Nomura Shows “The Moment Everything Broke”

Wednesday, November 28, 2018
By Paul Martin

by Tyler Durden
Wed, 11/28/2018

With the exception of the VIXtermination event in early February which followed a euphoric blow-off top at the end of January, the US stock market for most of 2018 was relatively smooth sailing for most traders, with the S&P – largely oblivious to events in the rest of the world – hitting an all time high on Sept. 20. And then everything changed.

As Nomura’s Charlie McElligott writes, “the moment everything broke” took place just as October rolled in.

It is debatable what catalyzed it: some will point to Powell’s October 4 “we may go past neutral” speech (which we discussed in “Fed Chair Powell Hints He May Soon Crash The Market”); others note that this is precisely when central bank liquidity took another major step lower as the Fed’s maximum quantitative tightening kicked in (as the balance sheet run off increased from $40Bn to its maximum $50Bn per month), when the ECB’s bond purchase tapered from €30Bn to €15Bn/month and the BOJ stealth tapered via its YCC ‘tweak.’

Whatever the reason, it was then that between sliding risk assets, and sharply tighter financial conditions US inflation expectations via 10Y Breakevens collapsed, the first cracks in long/short hedge fund performance appeared, the CTA trend index snapped, beta market neutral funds broke down and risk-parity stopped working as the correlation between stocks and bonds inverted.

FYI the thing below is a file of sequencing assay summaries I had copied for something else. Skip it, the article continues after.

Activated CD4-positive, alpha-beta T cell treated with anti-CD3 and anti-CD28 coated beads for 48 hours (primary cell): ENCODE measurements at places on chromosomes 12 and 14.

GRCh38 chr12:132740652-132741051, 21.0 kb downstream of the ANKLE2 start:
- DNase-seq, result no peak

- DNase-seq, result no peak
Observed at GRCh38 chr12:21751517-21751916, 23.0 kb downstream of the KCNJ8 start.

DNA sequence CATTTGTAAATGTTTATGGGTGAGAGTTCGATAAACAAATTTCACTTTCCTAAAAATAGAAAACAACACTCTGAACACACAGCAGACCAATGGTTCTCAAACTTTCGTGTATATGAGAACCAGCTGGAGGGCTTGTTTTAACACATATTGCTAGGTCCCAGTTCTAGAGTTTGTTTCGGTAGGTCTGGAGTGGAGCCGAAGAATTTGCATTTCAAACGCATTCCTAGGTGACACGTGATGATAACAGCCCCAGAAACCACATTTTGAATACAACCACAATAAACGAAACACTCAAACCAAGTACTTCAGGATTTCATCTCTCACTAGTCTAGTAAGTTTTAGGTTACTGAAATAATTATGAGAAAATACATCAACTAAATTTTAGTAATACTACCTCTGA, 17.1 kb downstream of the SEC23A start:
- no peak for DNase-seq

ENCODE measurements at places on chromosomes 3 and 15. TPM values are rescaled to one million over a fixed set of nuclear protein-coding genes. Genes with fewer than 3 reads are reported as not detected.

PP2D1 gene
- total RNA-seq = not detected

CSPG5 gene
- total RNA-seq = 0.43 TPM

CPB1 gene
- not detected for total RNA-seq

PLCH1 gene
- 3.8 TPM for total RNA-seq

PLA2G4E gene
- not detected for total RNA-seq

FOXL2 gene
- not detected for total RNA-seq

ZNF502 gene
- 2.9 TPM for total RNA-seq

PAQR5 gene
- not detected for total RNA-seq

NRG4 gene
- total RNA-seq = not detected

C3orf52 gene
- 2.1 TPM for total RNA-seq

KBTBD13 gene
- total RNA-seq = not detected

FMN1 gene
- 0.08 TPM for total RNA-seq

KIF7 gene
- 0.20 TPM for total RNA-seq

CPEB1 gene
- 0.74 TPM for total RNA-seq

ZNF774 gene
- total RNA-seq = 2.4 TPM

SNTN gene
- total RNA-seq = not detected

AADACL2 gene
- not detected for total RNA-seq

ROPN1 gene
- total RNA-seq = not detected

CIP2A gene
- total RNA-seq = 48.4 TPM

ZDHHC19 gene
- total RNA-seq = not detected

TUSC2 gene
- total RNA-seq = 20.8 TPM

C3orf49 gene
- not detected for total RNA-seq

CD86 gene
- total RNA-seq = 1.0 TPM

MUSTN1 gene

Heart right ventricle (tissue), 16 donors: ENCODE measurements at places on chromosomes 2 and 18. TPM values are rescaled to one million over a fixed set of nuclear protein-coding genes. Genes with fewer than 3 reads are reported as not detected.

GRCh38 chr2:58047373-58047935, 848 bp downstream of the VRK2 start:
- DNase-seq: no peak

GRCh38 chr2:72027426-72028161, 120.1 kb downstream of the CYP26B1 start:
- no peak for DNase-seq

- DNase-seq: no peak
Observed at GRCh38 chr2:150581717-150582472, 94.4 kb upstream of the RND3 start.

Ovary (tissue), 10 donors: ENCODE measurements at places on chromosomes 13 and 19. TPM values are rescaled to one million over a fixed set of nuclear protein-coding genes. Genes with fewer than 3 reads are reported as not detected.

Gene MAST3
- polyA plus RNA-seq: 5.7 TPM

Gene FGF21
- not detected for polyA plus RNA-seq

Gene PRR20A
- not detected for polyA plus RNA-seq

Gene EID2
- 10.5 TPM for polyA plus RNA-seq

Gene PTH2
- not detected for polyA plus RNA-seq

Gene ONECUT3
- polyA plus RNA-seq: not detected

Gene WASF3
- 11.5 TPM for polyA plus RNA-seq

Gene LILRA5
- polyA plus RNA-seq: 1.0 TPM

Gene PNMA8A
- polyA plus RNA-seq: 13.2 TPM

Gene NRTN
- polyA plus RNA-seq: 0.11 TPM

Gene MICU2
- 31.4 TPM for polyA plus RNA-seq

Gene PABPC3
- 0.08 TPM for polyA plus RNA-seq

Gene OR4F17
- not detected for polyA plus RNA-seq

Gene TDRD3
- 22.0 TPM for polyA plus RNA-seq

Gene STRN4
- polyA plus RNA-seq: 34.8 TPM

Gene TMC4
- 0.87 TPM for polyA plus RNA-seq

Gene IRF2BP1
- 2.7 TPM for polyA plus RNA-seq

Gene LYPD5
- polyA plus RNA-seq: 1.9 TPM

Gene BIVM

And once “everything broke” at the start of October, speculation that the Fed will soon be forced to stop its tightening cycle started to grow, peaking this week with traders quietly hoping that either Clarida, Powell or tomorrow’s Fed minutes would hint that the Fed is relenting on its “dot plot” projections which still expect 3 rate hikes in 2019.

Meanwhile, as Nomura’s Charlie McEllgiott writes, despite expectations for a “balanced, data-dependent” tone from Fed Chair Powell today (in-line with Clarida yesterday), the March 19 implied hike probability has now “shockingly” diped to now just 48% as the market buys-into the “Fed Pause” thesis.

The Rest…HERE

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